Do you remember when you got your first car? How awesome was that sense of independence? At any moment you could call some friends and drive wherever you wanted. Many people with loss of hearing have this same type of experience when they invest in their first hearing aids.
Why would getting your first pair of hearing aids be like getting your first car? It’s not only the well known reasons for using hearing aids, but also the less obvious benefits that can restore your independent lifestyle. It so happens that your brain’s functionality is significantly affected by loss of hearing.
The following example demonstrates how your brain responds to changes: You’re on the way to work, following the same way you always take. As you go to make that first right you find that there is a road-block. What would be your reaction to this problem? Is quitting and going back home an option? Probably not unless of course you’re trying to find a reason to avoid the office. Finding another route is more than likely what you would choose to do. If that new route happened to be even more efficient, or if your regular route stayed closed for some time, the new route would become your new routine.
The exact same thing occurs inside your brain when a “normal” function is stopped or else not functioning. The term neuroplasticity defines the brain’s process of rerouting along different pathways.
Perfecting new skills such as juggling, or learning a new language are accomplished by neuroplasticity. It also assists in building healthy habits. Tasks that were at one time challenging come to be automatic as physical changes to the brain slowly adjust to match the new pathways. While neuroplasticity is usually beneficial for learning new things, it can also be just as good at making you forget what you know.
How Does Neuroplasticity Relate to Hearing Loss?
Hearing loss is the perfect example of how neuroplasticity has a negative impact on your day-to-day life. As explained in The Hearing Review, The pathways inside of your brain will immediately start to get re-purposed if they quit processing sound according to a report done by the University of Colorado. This is something you may not want it to be working on. This reorganization of your brain’s function clarifies the link between hearing loss and cognitive decrease.
When you have loss of hearing, the areas of your brain responsible for functions, including vision or touch, can solicit the less-utilized pathways of the brain responsible for hearing. This reduces the brain’s available resources for processing sound, and it weakens our capability of understanding speech.
So, if you find yourself saying “what was that?” frequently, you already have loss of hearing. And even more significant is the fact that your brain might already be beginning to restructure.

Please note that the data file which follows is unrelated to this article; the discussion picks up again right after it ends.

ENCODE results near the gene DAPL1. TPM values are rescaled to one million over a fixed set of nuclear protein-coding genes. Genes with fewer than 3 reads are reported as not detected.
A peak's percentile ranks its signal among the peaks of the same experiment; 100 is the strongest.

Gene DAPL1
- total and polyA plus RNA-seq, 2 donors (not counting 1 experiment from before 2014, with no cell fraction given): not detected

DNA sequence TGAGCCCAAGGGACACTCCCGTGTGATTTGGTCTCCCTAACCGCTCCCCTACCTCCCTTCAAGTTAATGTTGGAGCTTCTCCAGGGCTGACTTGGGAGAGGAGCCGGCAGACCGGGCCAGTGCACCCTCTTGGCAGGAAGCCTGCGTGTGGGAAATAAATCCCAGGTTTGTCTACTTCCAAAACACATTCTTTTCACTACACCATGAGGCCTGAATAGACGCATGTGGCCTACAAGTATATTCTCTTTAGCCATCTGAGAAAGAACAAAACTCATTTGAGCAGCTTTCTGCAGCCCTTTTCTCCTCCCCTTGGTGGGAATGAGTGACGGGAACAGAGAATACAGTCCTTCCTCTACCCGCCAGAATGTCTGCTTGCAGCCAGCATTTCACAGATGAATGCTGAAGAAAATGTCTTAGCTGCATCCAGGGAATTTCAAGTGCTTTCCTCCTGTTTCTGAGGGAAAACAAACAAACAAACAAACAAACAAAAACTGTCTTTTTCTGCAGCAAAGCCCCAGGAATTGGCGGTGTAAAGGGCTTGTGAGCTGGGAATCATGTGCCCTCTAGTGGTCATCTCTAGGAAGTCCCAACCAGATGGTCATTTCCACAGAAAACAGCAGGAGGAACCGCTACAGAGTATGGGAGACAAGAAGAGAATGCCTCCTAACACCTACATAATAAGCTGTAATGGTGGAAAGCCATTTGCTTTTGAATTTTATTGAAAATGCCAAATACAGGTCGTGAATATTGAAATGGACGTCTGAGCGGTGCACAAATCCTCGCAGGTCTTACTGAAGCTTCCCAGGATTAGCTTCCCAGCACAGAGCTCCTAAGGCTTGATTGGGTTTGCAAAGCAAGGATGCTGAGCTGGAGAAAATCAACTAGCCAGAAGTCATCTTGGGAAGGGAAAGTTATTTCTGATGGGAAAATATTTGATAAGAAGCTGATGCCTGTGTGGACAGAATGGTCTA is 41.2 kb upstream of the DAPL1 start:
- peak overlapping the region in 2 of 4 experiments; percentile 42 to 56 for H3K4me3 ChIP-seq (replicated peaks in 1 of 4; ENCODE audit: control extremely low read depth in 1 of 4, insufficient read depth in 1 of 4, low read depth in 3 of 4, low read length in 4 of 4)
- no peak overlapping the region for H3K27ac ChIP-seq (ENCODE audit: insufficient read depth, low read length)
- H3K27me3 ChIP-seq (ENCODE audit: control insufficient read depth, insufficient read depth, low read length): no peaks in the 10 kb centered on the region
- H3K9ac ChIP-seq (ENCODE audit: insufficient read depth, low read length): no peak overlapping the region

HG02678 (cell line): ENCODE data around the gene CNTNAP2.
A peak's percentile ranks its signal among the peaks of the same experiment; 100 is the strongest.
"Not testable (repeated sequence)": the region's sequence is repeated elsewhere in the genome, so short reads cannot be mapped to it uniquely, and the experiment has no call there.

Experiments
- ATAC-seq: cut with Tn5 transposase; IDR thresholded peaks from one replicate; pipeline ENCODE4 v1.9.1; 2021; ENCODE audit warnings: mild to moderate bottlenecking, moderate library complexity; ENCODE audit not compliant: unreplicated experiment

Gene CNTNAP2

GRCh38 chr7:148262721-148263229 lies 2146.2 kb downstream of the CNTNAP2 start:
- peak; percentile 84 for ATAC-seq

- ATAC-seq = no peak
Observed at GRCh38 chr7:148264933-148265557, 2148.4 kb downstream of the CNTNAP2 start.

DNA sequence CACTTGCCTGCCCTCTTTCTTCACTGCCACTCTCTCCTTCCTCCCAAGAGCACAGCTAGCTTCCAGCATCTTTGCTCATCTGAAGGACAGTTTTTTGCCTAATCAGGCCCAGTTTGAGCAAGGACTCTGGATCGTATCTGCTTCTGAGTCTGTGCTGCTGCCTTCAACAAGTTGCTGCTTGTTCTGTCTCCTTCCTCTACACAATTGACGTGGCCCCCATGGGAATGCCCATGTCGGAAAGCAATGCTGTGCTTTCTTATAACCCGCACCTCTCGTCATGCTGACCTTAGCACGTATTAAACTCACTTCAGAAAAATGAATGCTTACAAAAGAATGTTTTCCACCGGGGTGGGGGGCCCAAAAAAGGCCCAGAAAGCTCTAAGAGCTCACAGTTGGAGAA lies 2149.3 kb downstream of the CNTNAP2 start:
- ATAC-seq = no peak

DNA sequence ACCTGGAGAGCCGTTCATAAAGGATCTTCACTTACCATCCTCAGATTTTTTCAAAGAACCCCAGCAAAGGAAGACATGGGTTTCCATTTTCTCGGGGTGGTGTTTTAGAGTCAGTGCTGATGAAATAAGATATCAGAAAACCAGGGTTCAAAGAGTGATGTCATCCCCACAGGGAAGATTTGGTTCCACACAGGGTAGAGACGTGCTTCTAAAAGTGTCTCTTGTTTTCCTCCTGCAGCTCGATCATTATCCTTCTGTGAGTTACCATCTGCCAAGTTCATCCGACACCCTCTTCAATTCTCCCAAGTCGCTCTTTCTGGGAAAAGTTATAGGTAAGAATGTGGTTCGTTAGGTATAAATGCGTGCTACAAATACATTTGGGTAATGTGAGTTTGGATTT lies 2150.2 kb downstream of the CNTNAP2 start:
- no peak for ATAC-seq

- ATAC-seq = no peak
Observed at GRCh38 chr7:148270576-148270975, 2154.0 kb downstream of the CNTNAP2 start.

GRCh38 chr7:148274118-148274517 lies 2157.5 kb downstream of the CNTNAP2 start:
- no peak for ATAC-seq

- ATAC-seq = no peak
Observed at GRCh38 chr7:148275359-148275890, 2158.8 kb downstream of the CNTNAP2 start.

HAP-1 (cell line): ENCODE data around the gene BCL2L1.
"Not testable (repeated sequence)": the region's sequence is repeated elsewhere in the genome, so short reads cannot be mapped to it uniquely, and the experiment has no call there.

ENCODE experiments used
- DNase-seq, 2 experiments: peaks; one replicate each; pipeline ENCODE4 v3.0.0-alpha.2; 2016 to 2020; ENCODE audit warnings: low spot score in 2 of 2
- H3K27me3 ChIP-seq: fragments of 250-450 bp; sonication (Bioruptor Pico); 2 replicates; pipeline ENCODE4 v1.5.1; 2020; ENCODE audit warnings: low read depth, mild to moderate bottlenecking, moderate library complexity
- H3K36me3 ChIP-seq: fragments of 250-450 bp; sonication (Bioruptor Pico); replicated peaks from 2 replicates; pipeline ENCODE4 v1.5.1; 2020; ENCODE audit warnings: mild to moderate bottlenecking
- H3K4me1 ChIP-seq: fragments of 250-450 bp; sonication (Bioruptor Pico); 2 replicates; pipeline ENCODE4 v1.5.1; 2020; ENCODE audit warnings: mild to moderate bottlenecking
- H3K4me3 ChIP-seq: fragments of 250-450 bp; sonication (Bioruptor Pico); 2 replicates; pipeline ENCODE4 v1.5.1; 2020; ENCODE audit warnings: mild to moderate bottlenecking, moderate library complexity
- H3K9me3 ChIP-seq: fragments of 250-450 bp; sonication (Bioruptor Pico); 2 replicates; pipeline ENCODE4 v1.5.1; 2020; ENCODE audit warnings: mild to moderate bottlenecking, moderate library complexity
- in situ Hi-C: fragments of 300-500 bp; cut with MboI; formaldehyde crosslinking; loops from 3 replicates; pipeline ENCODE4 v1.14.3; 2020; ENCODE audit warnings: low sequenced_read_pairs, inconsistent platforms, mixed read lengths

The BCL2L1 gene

How Hearing Aids Can Help You
This ability of the brain has an upside and a downside. Neuroplasticity will probably make your loss of hearing worse, but it also enhances the performance of hearing aids. Because your brain has the ability to regenerate tissue and to reroute neural pathways, you can get the most from the advanced technology at your ear. As the hearing aids stimulate the parts of the brain that regulate hearing loss, they encourage mental growth and development.
The American Geriatrics Society published a long term study, in fact. It found that wearing a set of hearing aids decreased cognitive decline in people with hearing loss. The study, titled Self-Reported Hearing Loss: Hearing Aids and Cognitive Decline in Elderly Adults: A 25-year Study, followed over three thousand adults over the age of 65. The study showed that people with hearing loss had a higher rate of cognitive decline. However, people that used hearing aids to correct their hearing loss showed no difference in the rate of cognitive decline compared to those with normal hearing.
The most useful part of this research is that we can verify what we already understand about neuroplasticity: the brain will organize functions according to the current need and the amount of stimulus it receives. In other words, you need to, “use it or lose it.”
Retaining a Young Brain
The brain is powerful and can change itself at any time regardless of how old you are. It’s also important to note that hearing loss can hasten mental decline and that this decline can be reduced or even prevented by using hearing aids.
Hearing aids are sophisticated hearing enhancement technology, not just over-the-counter amplification devices. According to leading brain plasticity expert Dr. Michael Merzenich, you can increase your brain function despite any health conditions by pushing yourself to complete challenging new tasks, being active socially, and practicing mindfulness amongst other techniques.
Hearing aids are an important part of ensuring your quality of life. Becoming isolated and withdrawn is a common problem for those with hearing loss. You can make sure that you stay active and independent by getting hearing aids. After all, you want your brain to keep experiencing stimulation and processing the sounds that you hear so it will stay as young as you feel!